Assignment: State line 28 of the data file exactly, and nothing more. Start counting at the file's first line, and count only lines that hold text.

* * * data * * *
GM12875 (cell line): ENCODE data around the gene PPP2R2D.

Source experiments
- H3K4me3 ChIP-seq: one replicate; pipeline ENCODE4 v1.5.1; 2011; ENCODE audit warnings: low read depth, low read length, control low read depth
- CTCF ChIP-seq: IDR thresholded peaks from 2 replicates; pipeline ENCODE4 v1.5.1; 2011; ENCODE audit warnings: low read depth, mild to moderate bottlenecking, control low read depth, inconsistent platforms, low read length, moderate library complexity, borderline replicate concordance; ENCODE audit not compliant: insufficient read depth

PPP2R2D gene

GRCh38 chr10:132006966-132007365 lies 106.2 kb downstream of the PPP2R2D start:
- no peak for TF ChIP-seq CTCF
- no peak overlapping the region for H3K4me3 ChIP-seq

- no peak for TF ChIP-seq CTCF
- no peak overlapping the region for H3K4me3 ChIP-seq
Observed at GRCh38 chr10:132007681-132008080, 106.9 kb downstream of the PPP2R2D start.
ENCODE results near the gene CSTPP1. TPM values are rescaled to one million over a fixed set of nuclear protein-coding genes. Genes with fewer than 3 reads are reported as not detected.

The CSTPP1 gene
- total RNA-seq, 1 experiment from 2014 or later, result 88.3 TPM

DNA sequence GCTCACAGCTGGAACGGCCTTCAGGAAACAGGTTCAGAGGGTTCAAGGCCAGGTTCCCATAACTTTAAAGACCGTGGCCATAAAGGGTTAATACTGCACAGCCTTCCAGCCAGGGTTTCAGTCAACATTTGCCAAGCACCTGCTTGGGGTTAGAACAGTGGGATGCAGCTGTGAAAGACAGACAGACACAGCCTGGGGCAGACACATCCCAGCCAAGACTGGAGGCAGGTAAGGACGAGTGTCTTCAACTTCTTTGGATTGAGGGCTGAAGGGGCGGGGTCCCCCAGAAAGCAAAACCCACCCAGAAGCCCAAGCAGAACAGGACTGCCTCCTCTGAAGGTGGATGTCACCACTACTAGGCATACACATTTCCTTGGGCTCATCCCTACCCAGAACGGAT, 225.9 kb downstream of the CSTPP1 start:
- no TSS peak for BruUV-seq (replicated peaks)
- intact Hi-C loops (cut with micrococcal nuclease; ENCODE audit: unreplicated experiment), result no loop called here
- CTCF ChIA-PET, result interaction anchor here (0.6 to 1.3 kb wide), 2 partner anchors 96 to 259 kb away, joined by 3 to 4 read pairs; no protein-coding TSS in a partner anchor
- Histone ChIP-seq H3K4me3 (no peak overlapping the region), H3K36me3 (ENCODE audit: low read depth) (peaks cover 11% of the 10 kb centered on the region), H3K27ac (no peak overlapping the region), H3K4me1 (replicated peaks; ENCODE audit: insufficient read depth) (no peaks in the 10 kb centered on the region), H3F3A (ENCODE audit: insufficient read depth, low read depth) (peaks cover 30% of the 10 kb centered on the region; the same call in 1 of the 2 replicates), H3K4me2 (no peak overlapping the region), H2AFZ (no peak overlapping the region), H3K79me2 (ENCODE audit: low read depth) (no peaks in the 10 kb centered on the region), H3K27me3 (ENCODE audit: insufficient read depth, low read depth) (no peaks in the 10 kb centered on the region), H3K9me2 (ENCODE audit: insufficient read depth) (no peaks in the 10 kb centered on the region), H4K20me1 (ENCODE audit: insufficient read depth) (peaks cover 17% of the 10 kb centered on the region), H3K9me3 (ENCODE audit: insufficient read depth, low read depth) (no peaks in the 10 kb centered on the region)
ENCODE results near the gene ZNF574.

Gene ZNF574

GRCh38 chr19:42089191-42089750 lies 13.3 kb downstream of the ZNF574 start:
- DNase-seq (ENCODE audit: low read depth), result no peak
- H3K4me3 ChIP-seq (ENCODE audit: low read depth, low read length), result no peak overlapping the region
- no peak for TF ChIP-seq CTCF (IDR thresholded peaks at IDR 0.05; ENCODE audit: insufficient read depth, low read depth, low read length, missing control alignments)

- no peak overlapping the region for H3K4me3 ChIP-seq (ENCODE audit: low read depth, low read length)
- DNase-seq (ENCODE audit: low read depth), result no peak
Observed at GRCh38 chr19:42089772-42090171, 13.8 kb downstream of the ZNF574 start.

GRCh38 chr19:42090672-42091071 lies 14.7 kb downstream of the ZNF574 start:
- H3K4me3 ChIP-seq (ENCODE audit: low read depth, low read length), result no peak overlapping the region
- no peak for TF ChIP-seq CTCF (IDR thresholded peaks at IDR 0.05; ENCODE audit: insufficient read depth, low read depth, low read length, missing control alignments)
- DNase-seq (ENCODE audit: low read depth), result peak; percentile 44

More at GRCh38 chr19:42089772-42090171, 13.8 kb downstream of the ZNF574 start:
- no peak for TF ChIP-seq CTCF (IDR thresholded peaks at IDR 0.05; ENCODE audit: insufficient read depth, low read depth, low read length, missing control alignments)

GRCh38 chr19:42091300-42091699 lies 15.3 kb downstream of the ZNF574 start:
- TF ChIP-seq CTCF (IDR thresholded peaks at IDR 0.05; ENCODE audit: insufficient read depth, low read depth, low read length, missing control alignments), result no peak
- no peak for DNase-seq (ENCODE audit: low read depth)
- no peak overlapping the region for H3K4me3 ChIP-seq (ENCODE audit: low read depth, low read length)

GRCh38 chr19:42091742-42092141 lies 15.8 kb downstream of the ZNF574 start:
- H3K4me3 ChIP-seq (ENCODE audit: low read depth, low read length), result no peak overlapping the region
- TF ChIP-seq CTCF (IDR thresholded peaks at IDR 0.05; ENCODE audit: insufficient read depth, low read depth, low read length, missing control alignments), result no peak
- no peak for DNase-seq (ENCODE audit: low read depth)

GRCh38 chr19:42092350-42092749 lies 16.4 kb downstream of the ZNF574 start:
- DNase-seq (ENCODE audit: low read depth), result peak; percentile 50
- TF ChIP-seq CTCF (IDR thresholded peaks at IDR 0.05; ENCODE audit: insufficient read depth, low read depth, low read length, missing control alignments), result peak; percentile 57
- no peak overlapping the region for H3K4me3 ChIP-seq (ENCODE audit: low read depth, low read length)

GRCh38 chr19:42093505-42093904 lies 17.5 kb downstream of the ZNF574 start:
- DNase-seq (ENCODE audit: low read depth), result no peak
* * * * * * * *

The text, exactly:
Observed at GRCh38 chr19:42089772-42090171, 13.8 kb downstream of the ZNF574 start.